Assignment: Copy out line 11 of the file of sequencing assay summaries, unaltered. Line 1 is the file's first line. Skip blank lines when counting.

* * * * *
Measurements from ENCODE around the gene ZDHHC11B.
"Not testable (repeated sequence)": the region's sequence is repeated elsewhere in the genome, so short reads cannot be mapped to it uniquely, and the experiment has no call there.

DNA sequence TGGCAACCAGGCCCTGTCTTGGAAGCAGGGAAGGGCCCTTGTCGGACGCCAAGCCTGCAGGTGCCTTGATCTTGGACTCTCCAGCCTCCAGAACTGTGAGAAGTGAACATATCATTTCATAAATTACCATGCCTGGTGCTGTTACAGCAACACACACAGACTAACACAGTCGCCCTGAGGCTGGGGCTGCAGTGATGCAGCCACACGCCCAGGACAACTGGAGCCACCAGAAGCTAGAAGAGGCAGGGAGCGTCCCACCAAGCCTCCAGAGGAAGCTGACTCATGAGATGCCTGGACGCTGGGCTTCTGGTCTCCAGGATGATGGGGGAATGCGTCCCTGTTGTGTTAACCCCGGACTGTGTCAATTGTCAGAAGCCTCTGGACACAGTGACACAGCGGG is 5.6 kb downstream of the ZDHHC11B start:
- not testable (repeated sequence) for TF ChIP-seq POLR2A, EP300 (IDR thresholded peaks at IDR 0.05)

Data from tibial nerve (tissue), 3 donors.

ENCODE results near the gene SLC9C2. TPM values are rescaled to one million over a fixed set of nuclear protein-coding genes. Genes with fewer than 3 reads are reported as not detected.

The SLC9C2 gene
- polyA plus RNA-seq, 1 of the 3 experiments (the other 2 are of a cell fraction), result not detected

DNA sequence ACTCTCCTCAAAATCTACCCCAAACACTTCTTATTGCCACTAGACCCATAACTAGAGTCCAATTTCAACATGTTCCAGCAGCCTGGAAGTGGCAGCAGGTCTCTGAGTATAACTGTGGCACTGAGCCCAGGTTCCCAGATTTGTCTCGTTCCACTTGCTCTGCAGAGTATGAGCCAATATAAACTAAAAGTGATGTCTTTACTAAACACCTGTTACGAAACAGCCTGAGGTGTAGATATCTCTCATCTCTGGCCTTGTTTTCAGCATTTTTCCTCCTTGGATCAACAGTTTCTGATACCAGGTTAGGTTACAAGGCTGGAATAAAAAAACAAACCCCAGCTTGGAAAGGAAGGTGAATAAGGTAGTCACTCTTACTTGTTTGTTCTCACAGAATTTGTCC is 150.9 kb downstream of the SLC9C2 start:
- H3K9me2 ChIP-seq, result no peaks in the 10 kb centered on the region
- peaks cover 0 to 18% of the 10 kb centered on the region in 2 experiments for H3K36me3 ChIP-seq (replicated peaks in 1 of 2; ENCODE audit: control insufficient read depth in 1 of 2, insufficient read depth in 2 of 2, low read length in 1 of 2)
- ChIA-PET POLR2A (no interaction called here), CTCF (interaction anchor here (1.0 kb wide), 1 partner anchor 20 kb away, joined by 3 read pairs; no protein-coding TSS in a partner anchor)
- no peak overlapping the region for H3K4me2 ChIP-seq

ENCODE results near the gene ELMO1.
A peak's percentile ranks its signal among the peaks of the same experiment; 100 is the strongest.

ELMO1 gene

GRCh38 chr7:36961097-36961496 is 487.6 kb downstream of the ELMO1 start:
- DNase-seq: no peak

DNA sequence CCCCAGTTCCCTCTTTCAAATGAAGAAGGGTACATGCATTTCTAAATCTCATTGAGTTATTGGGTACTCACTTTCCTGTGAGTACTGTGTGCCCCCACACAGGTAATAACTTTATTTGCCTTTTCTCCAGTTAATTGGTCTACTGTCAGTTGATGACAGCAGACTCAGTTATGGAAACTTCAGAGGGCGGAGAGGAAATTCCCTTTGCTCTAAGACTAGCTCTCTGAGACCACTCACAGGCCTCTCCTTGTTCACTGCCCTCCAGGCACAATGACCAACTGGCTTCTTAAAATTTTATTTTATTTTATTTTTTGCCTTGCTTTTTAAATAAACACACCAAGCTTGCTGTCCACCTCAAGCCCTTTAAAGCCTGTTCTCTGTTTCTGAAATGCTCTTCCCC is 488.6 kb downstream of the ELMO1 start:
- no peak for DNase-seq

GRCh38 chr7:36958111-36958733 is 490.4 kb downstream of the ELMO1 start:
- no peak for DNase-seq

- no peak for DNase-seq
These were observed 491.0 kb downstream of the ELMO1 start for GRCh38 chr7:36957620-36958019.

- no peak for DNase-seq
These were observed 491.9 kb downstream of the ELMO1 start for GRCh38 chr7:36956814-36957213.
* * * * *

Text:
- peaks cover 0 to 18% of the 10 kb centered on the region in 2 experiments for H3K36me3 ChIP-seq (replicated peaks in 1 of 2; ENCODE audit: control insufficient read depth in 1 of 2, insufficient read depth in 2 of 2, low read length in 1 of 2)